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City of Banjul
Friday, October 30, 2020

Training schools face eviction over rent arrears

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By Tabora  Bojang

A number of struggling vocational and skills training institutions has been threatened with eviction over rent arrears due to the continuous lock down of all training institutions since the outbreak of Covid-19 in the country, the chairman of the National Association of Vocational & Skills Training Institutes (NAVSTI) Abdoulie Sowe told journalists at a press conference yesterday.

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All training institutions were ordered to close for business since the declaration of the first state of emergency on 17 March 2020.

According to chairman Sowe, the impact of the closure has far reaching negative outcomes on over one hundred training institutions across the country warning that if the matter continues it would lead to the permanent closure of several institutions.

“Majority of the training institutions did not generate any revenues for the past six months knowing they rely solely on school fees to settle their costs and as a result, many can no longer pay the salaries of staff and struggle to cover costs for electricity, rents and operational costs,” he said.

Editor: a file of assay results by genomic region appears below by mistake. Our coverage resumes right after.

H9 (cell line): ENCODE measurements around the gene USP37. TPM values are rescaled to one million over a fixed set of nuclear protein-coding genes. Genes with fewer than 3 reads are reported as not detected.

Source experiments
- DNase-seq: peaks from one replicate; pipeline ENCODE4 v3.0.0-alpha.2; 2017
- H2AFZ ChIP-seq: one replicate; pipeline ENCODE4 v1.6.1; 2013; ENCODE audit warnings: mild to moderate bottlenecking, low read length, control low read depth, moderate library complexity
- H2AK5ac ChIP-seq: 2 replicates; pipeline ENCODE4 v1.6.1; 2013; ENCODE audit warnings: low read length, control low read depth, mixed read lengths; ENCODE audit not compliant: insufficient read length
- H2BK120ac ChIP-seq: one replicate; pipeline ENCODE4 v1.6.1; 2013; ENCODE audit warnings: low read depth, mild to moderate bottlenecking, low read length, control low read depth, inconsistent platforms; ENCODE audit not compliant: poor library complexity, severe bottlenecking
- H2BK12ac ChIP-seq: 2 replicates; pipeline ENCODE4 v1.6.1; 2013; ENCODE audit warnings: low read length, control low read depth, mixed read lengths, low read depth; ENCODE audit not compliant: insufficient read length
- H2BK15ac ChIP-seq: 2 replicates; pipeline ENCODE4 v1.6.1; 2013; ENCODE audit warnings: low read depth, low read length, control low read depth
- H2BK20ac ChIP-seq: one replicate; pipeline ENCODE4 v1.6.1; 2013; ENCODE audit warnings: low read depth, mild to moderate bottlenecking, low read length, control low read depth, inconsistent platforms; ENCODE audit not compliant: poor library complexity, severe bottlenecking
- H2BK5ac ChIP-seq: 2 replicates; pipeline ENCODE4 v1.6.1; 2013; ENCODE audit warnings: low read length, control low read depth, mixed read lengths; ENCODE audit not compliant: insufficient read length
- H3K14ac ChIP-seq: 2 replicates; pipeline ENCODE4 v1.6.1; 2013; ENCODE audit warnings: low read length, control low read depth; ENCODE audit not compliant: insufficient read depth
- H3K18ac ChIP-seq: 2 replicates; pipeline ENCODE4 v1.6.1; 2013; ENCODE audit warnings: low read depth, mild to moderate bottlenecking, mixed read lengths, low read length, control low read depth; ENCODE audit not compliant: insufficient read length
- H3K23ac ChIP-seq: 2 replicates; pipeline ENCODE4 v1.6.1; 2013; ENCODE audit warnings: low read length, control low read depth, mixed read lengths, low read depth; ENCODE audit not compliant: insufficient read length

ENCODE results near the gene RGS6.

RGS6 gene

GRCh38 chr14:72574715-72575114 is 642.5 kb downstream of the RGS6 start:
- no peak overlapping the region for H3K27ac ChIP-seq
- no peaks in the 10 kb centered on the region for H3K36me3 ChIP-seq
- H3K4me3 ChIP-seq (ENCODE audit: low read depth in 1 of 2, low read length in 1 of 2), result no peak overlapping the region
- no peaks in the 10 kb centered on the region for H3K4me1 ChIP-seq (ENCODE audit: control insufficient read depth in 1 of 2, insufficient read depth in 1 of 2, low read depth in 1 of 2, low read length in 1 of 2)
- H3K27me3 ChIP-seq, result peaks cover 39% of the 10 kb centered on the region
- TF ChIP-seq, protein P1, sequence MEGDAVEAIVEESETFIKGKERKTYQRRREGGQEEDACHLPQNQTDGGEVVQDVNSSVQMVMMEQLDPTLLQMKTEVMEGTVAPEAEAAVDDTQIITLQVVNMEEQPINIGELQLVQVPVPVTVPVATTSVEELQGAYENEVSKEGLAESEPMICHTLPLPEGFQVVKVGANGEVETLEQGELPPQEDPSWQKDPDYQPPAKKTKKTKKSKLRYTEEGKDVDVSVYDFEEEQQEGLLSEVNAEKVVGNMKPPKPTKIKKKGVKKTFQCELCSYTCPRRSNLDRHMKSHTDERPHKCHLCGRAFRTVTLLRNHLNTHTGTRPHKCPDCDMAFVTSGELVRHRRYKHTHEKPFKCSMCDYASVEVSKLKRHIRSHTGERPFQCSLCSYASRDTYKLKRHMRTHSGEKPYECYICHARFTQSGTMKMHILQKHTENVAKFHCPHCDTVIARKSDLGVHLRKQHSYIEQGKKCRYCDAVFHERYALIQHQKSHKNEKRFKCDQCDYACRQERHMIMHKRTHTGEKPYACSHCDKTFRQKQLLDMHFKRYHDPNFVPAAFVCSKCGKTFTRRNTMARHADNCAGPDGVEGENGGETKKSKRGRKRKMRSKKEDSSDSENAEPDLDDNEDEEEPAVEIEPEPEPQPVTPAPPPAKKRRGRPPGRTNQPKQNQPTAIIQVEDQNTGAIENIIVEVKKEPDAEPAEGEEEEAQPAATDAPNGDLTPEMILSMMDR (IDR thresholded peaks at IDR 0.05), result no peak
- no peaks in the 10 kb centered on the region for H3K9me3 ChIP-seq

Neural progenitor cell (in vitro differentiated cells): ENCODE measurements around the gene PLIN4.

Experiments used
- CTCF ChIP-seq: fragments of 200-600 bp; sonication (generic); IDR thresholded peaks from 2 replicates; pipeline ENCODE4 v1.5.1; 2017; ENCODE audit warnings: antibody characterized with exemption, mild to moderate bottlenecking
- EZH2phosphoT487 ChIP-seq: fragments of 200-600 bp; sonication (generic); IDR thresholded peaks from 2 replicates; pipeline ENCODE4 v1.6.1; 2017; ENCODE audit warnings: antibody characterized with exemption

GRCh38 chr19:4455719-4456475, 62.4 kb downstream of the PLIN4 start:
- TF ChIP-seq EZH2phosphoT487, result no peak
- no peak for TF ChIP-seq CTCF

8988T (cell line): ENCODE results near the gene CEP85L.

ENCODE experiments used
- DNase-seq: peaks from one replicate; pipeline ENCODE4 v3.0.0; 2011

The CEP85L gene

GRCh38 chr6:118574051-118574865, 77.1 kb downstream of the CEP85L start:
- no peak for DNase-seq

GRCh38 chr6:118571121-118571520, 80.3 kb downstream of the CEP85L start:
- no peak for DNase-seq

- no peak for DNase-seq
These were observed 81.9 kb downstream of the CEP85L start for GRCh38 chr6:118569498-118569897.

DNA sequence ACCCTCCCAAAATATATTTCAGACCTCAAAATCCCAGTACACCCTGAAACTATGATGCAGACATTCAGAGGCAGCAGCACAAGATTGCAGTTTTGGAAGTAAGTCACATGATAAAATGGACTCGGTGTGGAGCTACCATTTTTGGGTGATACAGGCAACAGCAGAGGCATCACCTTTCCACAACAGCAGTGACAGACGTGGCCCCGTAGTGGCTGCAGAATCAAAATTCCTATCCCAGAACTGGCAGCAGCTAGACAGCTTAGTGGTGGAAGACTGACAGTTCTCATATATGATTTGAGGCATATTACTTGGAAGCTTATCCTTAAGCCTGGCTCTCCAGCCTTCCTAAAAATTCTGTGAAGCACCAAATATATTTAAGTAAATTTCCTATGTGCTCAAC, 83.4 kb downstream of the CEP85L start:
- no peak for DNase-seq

“Some of the institutions have even been given eviction notices to leave since they could not pay their bills.”

“We have watched with utter dismay the partial or full easing of restrictions for almost all other sectors of the economy. It has been six months until the recent easing of restrictions nothing tangible has been said about the TVET centres.” Sowe added.

The Association said it felt dismayed that the government’s bail out package for educational institutions covers only public institutions like GTTI, MDI and The Gambia College and “unfairly left out” all other institutions.

Chairman Sowe further charged that majority of the training schools are dying gradually with no interventions from the Ministry of Higher Education.

 

Demands

“We are urgently calling on the government to provide financial support to all TVET centres to cover cost of operation, pay the salaries of our staff, rents and other operational expenses.

We also want the government to allow TVET institutions to open forthwith for business with immediate effect while observing Ministry of Health’s guidelines.”

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